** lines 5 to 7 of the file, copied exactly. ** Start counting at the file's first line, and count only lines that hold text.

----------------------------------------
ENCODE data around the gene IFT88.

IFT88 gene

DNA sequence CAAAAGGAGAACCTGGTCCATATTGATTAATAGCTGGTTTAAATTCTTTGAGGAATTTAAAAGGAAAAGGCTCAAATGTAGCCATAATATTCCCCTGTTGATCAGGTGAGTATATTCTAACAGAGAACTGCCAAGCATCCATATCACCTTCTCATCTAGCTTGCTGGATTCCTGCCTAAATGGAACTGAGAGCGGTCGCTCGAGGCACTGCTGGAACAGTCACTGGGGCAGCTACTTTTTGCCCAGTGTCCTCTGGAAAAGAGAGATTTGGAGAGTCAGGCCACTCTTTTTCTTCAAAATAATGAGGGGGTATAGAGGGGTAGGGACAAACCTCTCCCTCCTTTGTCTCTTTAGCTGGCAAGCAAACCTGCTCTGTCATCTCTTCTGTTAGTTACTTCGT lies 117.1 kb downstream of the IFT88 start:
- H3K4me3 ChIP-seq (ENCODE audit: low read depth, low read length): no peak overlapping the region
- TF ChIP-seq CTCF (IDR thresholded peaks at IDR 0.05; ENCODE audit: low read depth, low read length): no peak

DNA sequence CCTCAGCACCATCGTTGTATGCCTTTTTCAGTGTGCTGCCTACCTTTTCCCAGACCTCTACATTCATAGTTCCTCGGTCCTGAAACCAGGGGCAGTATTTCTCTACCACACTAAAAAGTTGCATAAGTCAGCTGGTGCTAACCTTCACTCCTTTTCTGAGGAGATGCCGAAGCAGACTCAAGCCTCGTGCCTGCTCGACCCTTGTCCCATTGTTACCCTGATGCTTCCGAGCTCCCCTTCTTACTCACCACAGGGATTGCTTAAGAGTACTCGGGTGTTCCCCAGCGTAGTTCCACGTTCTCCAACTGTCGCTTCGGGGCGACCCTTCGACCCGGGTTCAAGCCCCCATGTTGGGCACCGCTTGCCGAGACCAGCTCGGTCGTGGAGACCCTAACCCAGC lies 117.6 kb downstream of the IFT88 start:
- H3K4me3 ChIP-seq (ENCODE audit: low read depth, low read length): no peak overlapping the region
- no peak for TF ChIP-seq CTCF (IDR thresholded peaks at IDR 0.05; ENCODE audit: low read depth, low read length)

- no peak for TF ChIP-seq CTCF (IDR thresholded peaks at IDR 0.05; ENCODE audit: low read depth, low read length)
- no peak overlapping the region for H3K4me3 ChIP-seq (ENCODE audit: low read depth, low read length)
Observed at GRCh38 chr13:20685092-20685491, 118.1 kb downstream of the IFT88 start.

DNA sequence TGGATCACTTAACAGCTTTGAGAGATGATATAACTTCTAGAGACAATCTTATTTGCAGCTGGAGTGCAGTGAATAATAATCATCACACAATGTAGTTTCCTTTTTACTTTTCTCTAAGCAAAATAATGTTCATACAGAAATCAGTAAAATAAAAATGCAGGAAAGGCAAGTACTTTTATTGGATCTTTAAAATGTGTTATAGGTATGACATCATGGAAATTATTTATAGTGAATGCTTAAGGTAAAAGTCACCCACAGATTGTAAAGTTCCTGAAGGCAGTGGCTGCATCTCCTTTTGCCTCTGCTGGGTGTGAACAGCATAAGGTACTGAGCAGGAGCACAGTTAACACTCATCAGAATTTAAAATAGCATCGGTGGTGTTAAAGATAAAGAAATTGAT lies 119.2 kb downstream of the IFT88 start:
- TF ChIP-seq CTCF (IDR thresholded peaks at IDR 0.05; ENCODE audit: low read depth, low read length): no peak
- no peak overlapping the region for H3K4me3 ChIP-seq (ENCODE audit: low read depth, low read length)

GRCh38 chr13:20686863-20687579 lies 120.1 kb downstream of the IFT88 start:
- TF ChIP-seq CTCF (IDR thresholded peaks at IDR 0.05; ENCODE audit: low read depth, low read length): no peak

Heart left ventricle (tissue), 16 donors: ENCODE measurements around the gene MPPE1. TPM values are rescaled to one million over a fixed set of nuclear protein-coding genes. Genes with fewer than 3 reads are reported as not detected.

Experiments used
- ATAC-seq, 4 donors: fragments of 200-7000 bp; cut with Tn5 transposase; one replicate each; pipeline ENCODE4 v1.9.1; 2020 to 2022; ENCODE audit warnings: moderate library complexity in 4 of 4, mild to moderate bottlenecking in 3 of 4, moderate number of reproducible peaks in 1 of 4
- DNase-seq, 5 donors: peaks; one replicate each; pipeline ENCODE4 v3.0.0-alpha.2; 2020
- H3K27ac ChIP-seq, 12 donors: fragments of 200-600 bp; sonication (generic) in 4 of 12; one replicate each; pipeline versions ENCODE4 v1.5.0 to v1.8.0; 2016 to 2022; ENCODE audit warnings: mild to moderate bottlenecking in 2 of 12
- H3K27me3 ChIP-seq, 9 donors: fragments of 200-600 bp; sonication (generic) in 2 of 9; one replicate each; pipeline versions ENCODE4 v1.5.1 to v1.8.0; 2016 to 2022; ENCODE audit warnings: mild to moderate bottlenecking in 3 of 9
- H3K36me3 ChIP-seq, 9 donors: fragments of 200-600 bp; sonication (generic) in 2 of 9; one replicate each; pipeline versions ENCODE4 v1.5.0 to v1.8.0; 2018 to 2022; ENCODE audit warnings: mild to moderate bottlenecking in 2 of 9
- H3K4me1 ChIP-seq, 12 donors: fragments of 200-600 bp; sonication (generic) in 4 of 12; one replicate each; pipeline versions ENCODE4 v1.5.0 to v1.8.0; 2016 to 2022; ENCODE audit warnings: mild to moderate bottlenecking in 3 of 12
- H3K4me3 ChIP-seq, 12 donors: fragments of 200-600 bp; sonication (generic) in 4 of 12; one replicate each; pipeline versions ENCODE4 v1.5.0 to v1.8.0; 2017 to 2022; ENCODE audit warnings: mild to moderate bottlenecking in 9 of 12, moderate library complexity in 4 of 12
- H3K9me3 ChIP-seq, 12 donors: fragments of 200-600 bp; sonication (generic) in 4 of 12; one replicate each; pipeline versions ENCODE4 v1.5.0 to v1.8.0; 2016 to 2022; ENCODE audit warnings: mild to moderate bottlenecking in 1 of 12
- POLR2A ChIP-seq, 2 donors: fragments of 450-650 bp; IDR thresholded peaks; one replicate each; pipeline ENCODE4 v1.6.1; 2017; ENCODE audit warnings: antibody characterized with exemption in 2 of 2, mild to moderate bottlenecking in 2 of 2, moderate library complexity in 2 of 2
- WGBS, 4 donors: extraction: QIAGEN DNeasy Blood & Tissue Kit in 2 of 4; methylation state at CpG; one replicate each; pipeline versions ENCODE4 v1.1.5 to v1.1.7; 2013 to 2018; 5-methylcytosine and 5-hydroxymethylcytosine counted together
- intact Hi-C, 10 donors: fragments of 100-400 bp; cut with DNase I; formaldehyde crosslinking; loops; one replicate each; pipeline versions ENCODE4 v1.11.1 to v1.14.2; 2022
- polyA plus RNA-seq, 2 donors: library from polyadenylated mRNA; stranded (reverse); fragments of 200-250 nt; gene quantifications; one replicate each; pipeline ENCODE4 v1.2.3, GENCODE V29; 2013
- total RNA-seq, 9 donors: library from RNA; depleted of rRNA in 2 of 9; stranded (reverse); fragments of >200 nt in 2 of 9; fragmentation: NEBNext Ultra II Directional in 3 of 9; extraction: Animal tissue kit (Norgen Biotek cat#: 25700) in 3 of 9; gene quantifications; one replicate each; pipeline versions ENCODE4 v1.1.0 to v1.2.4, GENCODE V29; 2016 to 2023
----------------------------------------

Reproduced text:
- TF ChIP-seq CTCF (IDR thresholded peaks at IDR 0.05; ENCODE audit: low read depth, low read length): no peak

DNA sequence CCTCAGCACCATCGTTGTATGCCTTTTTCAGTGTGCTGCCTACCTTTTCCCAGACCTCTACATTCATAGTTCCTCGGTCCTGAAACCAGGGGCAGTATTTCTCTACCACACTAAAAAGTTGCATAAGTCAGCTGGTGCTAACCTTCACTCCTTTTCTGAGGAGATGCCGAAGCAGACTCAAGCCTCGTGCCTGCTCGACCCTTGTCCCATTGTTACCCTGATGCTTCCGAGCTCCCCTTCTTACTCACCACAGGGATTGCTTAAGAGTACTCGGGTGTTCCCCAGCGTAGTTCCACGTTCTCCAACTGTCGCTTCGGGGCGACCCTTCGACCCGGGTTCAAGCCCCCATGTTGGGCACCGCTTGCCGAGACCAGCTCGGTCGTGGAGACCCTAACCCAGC lies 117.6 kb downstream of the IFT88 start:
- H3K4me3 ChIP-seq (ENCODE audit: low read depth, low read length): no peak overlapping the region